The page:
Enfield Council has received £183,000 from the government to help drive forward the development of an innovative project to provide low carbon heating to homes across the Lee Valley.
The Lee Valley Heat Network, which was launched in July, aims to create an energy solution for the area through a system of pipes that moves heat in the form of hot water from where it is created, to where it is needed, in a similar way to an electricity network.
The money will be spent over the next year, as part of the final stage development costs. The Lee Valley Heat Network is due to supply its first heat to new homes at Ladderswood in autumn 2015, at Alma Road in autumn 2016 and the first stage of Meridian Water by autumn 2017.
Cllr Alan Sitkin, Enfield Council’s Cabinet Member for Economic Development, said “This money is going to give this hugely ambitious scheme a big boost. We want to provide heating to thousands of homes and businesses across the Lee Valley in the first phase of this project.
“For the first time, we will be supplying our communities with low carbon energy from local heat sources, while creating hundreds of jobs in the process, this will revolutionise the way we heat our homes and provide energy to business.
“We are also setting ourselves up as an ‘ethical operator’ in what is currently an unregulated heat market, helping protect local consumers by ensuring a fair price for their heat. We look forward to working with other authorities to roll out this exciting model across the capital in years to come.”
Energy and Climate Change Secretary Ed Davey said: “Recovering wasted heat from industrial plants or landfill sites means we can heat our homes and businesses more efficiently, as well as helping to drive down energy bills.
“Improving the way we heat our buildings and helping local authorities fund innovative and more efficient ways of supplying lower carbon heat will also reduce our dependency on costly, imported gas.”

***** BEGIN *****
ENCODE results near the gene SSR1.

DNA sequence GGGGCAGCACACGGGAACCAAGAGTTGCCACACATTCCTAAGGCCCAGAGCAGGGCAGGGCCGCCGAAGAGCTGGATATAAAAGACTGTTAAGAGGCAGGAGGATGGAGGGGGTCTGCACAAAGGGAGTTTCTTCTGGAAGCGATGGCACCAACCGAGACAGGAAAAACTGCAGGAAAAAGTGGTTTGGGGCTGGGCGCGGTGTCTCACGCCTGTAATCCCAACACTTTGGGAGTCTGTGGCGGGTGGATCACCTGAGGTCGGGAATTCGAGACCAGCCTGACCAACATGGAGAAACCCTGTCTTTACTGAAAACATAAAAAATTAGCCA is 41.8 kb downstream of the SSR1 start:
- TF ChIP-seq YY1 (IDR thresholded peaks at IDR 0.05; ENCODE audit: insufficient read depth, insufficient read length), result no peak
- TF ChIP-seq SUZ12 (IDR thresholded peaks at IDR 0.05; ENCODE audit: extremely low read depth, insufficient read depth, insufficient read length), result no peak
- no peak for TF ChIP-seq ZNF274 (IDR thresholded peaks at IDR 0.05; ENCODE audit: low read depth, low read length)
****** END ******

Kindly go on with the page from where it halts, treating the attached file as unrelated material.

The first phase of the Lee Valley Heat Network – a city-scale scheme – will focus on Enfield Council’s flagship £1.5 billion Meridian Water development. North London Waste Authority’s Energy-from-Waste facility at the nearby Edmonton EcoPark has the capacity to supply low carbon heat to 5,000 new homes at Meridian Water and businesses in the Lee Valley. A further 1,800 homes on the Ladderswood, Alma and New Avenue estates could also benefit.
The Lee Valley Heat Network will reduce the carbon footprint of homes heated by the network by an estimated 50 per cent compared with conventional fuels.
The heat network complements Enfield Council’s work to bring enhanced transport infrastructure to the area too, with improved rail and cycling facilities in the borough.
Network Rail and The Greater London Authority have identified £80 million to deliver three-tracking of the railway which runs throughout the Lee Valley, which will enable a four trains per hour train service at Angel Road Station (soon to be renamed Meridian Water Station) from 2017, along with improvements to the station itself.
Enfield Council has also successfully bid for £30 million of funding from the Mayor of London Office to significantly improve cycling facilities in the borough.